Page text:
But the star of our gardens this year is the Glass Gem popcorn. We planted it for its beauty but the plants are stupendous. They are near shoulder-high to Will and me and each plant has stooled out, having more than five lusty stalks per plant. We can’t wait to see how it turns out and how many ears we get per plant. Usually popcorn has shorter plants but Glass Gem hasn’t even thought of tasseling out at shoulder-height! Our Espresso sweet corn is tasseling out down in our main garden but not our Glass Gem. Wow!


We are still working at mulching our main garden; it takes a lot of work and hay to mulch an acre! But we work on it every day and it is looking good. My cold seems to have left me but I am still waiting awhile before I call my surgeon’s office to reschedule my gallbladder surgery. I do not want to have to postpone it again! — Jackie

Q and A: fruit trees and watermelon dying and red cabbage for Amish coleslaw

Wednesday, July 23rd, 2014 by Jackie Clay | 1 Comment »

Fruit trees and watermelon dying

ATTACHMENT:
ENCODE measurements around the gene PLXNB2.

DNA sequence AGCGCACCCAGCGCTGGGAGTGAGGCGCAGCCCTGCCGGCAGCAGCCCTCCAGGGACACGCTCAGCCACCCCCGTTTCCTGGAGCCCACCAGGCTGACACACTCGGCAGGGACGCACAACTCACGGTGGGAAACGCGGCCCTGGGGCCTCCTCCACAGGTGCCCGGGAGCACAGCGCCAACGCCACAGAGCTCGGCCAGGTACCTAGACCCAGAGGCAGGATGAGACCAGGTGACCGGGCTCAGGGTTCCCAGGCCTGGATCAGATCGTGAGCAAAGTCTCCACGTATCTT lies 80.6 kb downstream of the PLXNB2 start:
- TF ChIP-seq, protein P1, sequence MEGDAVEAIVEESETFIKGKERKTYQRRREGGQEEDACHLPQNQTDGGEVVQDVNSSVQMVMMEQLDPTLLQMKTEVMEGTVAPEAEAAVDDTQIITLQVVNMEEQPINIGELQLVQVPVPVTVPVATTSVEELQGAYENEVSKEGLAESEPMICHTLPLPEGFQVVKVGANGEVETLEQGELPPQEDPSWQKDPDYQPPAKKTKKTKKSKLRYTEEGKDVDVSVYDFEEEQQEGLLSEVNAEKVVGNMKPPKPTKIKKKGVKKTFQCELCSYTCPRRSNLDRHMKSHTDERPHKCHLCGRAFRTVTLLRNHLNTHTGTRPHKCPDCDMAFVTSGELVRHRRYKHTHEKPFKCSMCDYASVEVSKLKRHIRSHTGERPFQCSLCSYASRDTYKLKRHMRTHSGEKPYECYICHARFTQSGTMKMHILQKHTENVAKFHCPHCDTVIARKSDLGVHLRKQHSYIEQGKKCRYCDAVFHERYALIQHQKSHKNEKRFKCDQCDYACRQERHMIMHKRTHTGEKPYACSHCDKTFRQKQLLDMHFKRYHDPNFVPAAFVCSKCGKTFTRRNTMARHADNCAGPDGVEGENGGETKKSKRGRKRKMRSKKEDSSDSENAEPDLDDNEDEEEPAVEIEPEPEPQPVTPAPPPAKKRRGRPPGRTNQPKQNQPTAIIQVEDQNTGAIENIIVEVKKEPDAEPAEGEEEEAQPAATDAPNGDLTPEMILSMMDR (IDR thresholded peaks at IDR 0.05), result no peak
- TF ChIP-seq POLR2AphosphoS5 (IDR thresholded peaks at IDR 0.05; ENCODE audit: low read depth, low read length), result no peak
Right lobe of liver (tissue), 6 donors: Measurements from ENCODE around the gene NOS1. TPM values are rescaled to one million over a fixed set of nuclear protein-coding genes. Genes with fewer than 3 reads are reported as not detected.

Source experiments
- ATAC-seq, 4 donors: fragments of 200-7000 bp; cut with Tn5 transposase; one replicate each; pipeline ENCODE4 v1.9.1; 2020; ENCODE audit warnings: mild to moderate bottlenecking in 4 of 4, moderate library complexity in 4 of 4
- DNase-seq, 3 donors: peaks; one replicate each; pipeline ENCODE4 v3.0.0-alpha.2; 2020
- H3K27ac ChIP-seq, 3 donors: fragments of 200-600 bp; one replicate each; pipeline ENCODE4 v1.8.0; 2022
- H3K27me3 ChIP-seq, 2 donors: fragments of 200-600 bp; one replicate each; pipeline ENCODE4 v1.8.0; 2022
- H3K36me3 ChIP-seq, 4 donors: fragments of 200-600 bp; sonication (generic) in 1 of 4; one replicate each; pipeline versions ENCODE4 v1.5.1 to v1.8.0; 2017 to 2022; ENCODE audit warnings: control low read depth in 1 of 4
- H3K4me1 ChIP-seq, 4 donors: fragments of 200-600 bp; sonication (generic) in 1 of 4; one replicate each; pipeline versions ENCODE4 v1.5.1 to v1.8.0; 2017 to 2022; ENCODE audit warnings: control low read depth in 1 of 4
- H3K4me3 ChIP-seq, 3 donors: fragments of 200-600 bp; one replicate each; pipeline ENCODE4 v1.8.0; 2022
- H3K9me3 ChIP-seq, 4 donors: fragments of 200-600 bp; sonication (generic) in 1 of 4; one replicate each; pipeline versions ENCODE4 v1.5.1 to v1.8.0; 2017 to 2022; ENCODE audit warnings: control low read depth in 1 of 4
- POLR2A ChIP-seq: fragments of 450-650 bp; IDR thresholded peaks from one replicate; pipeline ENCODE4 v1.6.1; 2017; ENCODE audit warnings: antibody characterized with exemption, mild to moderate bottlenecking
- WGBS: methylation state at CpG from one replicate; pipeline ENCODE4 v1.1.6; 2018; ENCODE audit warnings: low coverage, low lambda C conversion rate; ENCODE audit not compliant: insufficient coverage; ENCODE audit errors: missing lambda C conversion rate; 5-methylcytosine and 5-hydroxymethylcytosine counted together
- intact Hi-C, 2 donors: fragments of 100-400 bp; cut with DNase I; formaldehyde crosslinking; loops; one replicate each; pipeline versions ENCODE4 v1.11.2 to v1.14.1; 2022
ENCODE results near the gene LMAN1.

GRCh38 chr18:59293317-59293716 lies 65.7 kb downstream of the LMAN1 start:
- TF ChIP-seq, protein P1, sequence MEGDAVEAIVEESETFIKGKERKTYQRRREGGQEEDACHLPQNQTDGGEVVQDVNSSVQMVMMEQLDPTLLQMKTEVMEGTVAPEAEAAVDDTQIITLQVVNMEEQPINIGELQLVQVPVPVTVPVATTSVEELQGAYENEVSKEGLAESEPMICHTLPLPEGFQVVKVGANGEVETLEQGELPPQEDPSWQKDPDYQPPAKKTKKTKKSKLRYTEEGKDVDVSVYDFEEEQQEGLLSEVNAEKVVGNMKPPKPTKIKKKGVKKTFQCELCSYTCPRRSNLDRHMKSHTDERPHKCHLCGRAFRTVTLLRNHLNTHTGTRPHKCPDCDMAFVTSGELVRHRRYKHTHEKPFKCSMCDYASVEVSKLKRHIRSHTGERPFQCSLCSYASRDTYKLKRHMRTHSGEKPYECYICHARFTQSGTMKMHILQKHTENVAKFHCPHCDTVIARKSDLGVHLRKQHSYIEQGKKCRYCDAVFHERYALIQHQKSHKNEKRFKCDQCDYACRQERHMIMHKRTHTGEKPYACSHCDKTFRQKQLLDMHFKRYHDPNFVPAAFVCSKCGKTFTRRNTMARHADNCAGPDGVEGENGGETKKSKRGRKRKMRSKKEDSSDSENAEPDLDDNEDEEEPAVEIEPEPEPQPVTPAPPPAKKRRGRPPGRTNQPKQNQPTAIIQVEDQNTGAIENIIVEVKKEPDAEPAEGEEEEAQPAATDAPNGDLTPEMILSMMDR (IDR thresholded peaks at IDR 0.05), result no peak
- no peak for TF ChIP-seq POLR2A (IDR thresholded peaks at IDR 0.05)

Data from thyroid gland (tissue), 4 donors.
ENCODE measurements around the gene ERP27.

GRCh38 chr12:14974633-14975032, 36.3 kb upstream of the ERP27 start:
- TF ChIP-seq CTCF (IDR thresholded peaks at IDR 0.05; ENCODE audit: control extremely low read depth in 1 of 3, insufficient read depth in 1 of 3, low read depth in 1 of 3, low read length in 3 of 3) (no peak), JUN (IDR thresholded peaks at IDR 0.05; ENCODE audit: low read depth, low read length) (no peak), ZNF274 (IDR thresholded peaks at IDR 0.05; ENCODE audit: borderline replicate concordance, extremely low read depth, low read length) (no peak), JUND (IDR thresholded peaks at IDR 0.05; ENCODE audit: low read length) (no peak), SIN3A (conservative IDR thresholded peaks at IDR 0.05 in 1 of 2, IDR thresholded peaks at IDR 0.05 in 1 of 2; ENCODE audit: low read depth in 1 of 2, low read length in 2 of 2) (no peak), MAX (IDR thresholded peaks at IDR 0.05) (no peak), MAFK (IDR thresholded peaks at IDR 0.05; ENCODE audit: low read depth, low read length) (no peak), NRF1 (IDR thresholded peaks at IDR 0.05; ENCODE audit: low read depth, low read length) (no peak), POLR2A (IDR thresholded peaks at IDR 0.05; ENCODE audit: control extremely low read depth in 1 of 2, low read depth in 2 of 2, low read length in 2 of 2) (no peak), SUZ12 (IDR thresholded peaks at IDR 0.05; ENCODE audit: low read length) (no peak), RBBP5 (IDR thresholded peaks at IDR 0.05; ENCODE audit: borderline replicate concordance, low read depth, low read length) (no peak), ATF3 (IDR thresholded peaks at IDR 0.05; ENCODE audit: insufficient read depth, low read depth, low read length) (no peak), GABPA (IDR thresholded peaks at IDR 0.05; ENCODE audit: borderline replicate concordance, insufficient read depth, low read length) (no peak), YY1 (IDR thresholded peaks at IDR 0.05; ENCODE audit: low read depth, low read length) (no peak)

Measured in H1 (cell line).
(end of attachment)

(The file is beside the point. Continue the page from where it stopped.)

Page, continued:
We planted fruit trees this spring. We have had a very dry summer, nevertheless we have watered the trees three times a week. Now the leaves of all the fruit trees are curling up, turning brown and falling off. I am not so sure that some are not already dead. The trunks of the trees look different. Some spots are green and look healthy, while other spots are a very dark brown. Do you have any idea what this could be? I realize it is difficult to say exactly without seeing, thought you might have some idea.

This is the first year after five tries that I was able to grow watermelon. Now the vine is wilted and the stem is brown. Could this be a fungus? There are two small fruits set and lots of bloom, still open. Can I save this? Thanks for all your time and information that you provide to all of us.